Radiographic assessment was performed using standard weight bearing anterior–posterior and lateral radiographs. The included patients did not have any extra-articular deformity and there was no clinical need to obtain a hip knee ankle (HKA) radiograph, which is the gold standard for measuring alignment. The circle method described by Veljkovic et al. [23] and validated for use around the knee by Zampogna et al. [24] was used to assess implant alignment. Alpha, beta, gamma, and sigma angles, as described by Shah et al. [19], were measured using digital radiographs (Kodac© picture archiving and communication system on a liquid crystal display) and the graphic measuring tools available to one decimal place (Fig. 1).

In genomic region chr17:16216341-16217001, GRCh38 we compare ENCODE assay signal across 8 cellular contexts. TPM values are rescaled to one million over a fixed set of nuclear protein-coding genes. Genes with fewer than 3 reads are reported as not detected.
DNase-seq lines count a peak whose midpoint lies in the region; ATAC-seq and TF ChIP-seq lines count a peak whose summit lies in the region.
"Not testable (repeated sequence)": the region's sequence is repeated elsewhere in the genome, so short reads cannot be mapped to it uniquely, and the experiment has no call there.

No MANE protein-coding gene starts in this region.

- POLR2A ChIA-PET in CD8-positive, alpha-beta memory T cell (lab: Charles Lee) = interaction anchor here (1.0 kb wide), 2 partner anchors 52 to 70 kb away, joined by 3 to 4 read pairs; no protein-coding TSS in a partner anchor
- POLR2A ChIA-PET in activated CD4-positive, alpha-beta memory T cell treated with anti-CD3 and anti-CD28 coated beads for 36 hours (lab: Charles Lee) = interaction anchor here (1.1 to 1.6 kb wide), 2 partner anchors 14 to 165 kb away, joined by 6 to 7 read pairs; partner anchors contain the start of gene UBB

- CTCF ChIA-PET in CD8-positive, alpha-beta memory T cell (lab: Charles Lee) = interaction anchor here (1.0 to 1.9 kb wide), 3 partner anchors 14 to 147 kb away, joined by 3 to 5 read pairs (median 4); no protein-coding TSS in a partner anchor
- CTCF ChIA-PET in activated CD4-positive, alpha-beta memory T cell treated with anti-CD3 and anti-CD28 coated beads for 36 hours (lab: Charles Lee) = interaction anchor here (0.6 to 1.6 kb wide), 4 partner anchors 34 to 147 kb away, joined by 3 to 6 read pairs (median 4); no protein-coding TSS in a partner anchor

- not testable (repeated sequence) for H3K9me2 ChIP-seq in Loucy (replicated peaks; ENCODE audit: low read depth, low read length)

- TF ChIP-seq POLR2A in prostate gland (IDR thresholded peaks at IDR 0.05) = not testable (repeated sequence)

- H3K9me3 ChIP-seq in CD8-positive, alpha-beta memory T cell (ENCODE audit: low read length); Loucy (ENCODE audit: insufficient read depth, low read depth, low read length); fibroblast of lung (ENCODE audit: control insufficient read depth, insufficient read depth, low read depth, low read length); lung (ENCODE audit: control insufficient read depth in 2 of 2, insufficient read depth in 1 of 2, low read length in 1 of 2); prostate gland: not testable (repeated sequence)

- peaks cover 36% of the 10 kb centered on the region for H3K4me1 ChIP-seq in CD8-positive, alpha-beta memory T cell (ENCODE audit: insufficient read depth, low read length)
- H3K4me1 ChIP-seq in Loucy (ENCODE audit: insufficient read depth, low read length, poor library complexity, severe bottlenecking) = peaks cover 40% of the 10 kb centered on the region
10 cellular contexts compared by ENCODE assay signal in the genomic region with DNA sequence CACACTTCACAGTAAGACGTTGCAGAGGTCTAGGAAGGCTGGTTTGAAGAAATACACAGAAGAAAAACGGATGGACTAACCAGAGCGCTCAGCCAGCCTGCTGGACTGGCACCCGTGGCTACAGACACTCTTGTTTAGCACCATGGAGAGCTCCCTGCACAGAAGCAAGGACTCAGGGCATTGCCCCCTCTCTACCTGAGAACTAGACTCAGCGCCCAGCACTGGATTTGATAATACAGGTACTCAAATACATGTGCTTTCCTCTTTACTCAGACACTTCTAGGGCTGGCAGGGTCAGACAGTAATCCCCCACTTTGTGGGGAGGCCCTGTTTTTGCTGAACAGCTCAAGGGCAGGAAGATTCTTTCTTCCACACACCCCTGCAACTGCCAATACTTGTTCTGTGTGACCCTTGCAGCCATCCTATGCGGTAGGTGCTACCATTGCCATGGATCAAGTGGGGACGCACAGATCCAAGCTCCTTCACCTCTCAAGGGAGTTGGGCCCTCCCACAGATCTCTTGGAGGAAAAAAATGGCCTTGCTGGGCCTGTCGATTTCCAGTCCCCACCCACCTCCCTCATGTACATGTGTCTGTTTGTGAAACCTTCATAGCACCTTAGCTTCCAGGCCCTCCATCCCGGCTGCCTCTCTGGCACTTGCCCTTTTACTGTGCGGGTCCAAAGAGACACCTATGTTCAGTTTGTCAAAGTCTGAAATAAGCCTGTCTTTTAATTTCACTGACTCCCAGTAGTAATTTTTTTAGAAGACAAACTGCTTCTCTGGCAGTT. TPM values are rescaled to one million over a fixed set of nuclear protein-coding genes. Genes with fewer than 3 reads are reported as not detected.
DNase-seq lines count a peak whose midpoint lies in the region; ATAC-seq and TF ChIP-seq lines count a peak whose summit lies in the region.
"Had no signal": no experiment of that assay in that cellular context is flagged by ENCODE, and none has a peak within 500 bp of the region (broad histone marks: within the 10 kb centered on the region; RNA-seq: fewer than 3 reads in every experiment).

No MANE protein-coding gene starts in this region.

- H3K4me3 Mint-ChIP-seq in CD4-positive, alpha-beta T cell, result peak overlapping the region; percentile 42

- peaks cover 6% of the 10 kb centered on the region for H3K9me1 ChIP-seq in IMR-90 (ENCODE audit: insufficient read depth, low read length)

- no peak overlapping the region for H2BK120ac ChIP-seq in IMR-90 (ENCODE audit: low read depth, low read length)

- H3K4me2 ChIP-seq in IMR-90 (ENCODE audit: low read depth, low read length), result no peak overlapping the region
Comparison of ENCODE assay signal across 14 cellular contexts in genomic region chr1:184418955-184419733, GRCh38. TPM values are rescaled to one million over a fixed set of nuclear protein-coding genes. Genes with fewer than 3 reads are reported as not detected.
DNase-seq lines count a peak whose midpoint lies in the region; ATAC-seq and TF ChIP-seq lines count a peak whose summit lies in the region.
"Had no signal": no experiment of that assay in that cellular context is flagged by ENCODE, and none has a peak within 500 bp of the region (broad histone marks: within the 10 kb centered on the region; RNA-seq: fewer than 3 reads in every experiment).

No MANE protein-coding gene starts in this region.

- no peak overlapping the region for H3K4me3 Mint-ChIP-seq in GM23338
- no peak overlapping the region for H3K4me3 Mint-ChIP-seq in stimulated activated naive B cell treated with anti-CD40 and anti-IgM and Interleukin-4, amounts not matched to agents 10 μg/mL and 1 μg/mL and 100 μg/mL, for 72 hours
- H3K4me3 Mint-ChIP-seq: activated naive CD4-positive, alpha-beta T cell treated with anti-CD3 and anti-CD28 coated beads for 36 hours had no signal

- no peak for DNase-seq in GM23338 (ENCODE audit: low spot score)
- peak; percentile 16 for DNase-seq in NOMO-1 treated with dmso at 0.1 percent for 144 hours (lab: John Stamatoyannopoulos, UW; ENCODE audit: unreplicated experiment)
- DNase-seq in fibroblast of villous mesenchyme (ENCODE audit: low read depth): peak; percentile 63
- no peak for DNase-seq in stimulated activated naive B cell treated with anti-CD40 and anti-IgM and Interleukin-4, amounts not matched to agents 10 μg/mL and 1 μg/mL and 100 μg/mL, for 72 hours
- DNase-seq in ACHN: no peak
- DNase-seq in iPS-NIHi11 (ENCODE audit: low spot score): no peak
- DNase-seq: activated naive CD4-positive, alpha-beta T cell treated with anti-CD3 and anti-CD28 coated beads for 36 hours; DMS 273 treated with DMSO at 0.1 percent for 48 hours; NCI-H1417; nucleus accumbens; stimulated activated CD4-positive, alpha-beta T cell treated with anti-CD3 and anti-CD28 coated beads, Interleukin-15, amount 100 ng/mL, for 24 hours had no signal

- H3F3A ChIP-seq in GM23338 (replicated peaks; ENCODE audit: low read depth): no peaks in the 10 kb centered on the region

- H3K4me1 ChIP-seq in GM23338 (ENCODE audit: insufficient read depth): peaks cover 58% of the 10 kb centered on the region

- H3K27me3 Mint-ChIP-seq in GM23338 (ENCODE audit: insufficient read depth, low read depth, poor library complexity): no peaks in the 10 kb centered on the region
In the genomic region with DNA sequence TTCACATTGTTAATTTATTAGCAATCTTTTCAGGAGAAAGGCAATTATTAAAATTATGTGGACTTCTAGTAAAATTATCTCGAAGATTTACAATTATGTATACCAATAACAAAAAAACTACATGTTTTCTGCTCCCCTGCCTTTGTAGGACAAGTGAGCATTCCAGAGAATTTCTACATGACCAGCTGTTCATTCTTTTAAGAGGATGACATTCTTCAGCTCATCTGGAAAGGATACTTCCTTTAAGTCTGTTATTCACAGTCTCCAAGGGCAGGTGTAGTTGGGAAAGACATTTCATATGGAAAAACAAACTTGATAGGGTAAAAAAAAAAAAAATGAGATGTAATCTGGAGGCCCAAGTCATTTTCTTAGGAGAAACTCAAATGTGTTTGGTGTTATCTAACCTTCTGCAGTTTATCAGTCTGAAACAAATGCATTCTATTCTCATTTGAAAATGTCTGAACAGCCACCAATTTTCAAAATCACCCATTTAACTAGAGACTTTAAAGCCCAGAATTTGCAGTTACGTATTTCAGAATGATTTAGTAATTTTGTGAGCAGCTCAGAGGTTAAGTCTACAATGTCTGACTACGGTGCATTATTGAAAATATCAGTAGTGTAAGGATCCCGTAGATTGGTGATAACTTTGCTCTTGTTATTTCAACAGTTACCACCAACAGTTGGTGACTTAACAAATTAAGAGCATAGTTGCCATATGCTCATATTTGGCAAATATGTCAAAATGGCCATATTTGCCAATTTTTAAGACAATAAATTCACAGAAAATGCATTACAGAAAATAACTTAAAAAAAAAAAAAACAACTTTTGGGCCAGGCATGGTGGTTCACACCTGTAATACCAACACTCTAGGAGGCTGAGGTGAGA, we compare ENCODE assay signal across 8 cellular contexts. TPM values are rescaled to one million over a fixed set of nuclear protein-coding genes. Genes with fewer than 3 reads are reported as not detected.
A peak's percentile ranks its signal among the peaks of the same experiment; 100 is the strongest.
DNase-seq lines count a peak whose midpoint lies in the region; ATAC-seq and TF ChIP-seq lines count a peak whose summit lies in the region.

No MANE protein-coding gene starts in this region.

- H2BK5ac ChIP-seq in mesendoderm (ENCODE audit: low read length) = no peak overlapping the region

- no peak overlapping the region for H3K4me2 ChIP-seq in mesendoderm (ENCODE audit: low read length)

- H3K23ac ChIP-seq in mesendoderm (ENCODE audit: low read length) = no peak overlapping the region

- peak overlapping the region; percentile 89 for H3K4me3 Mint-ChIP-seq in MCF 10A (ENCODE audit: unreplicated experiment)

Fig. 1

Anterior-posterior and lateral radiograph of the knee post operatively illustrating the angles measured (α, β, γ, and σ)